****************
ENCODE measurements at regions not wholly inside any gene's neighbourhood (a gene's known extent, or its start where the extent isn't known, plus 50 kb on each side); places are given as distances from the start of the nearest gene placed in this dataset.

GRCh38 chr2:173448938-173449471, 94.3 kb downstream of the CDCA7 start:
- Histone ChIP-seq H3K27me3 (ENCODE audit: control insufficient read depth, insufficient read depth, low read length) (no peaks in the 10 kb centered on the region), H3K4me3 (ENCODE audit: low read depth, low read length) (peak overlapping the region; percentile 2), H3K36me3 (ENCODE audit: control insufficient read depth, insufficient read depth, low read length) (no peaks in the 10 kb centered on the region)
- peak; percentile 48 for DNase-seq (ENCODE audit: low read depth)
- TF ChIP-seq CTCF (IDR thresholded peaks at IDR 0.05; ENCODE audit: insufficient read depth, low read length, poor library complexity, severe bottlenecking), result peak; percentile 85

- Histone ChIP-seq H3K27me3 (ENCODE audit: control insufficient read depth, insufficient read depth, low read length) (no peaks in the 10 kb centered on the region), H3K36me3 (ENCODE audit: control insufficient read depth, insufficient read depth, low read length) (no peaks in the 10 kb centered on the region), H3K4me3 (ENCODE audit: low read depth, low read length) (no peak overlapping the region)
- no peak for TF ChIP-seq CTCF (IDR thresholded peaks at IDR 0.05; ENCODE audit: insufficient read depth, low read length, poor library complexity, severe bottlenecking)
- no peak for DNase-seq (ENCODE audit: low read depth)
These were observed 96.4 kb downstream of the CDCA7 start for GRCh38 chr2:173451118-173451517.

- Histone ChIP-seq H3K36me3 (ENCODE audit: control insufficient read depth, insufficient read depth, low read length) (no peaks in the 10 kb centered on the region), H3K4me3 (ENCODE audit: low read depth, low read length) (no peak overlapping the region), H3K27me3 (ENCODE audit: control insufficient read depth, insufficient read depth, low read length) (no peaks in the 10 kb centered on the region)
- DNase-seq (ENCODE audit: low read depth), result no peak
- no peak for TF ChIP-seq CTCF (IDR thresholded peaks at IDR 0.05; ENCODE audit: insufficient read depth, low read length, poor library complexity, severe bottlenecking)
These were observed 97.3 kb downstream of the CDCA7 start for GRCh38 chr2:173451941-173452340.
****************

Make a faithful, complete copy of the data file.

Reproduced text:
ENCODE measurements at regions not wholly inside any gene's neighbourhood (a gene's known extent, or its start where the extent isn't known, plus 50 kb on each side); places are given as distances from the start of the nearest gene placed in this dataset.

GRCh38 chr2:173448938-173449471, 94.3 kb downstream of the CDCA7 start:
- Histone ChIP-seq H3K27me3 (ENCODE audit: control insufficient read depth, insufficient read depth, low read length) (no peaks in the 10 kb centered on the region), H3K4me3 (ENCODE audit: low read depth, low read length) (peak overlapping the region; percentile 2), H3K36me3 (ENCODE audit: control insufficient read depth, insufficient read depth, low read length) (no peaks in the 10 kb centered on the region)
- peak; percentile 48 for DNase-seq (ENCODE audit: low read depth)
- TF ChIP-seq CTCF (IDR thresholded peaks at IDR 0.05; ENCODE audit: insufficient read depth, low read length, poor library complexity, severe bottlenecking), result peak; percentile 85

- Histone ChIP-seq H3K27me3 (ENCODE audit: control insufficient read depth, insufficient read depth, low read length) (no peaks in the 10 kb centered on the region), H3K36me3 (ENCODE audit: control insufficient read depth, insufficient read depth, low read length) (no peaks in the 10 kb centered on the region), H3K4me3 (ENCODE audit: low read depth, low read length) (no peak overlapping the region)
- no peak for TF ChIP-seq CTCF (IDR thresholded peaks at IDR 0.05; ENCODE audit: insufficient read depth, low read length, poor library complexity, severe bottlenecking)
- no peak for DNase-seq (ENCODE audit: low read depth)
These were observed 96.4 kb downstream of the CDCA7 start for GRCh38 chr2:173451118-173451517.

- Histone ChIP-seq H3K36me3 (ENCODE audit: control insufficient read depth, insufficient read depth, low read length) (no peaks in the 10 kb centered on the region), H3K4me3 (ENCODE audit: low read depth, low read length) (no peak overlapping the region), H3K27me3 (ENCODE audit: control insufficient read depth, insufficient read depth, low read length) (no peaks in the 10 kb centered on the region)
- DNase-seq (ENCODE audit: low read depth), result no peak
- no peak for TF ChIP-seq CTCF (IDR thresholded peaks at IDR 0.05; ENCODE audit: insufficient read depth, low read length, poor library complexity, severe bottlenecking)
These were observed 97.3 kb downstream of the CDCA7 start for GRCh38 chr2:173451941-173452340.